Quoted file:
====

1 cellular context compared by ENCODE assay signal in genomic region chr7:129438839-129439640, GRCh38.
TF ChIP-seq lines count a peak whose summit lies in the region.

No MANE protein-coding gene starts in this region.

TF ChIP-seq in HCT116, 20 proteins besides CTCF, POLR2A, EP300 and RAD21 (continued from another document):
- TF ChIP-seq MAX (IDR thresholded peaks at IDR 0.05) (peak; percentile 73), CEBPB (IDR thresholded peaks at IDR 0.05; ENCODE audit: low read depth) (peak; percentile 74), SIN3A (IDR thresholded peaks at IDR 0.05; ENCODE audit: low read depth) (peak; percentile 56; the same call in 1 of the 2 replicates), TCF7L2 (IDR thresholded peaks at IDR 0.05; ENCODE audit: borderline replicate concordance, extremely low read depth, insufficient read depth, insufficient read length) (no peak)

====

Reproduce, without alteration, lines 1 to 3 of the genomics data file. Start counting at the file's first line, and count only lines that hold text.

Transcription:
1 cellular context compared by ENCODE assay signal in genomic region chr7:129438839-129439640, GRCh38.
TF ChIP-seq lines count a peak whose summit lies in the region.

No MANE protein-coding gene starts in this region.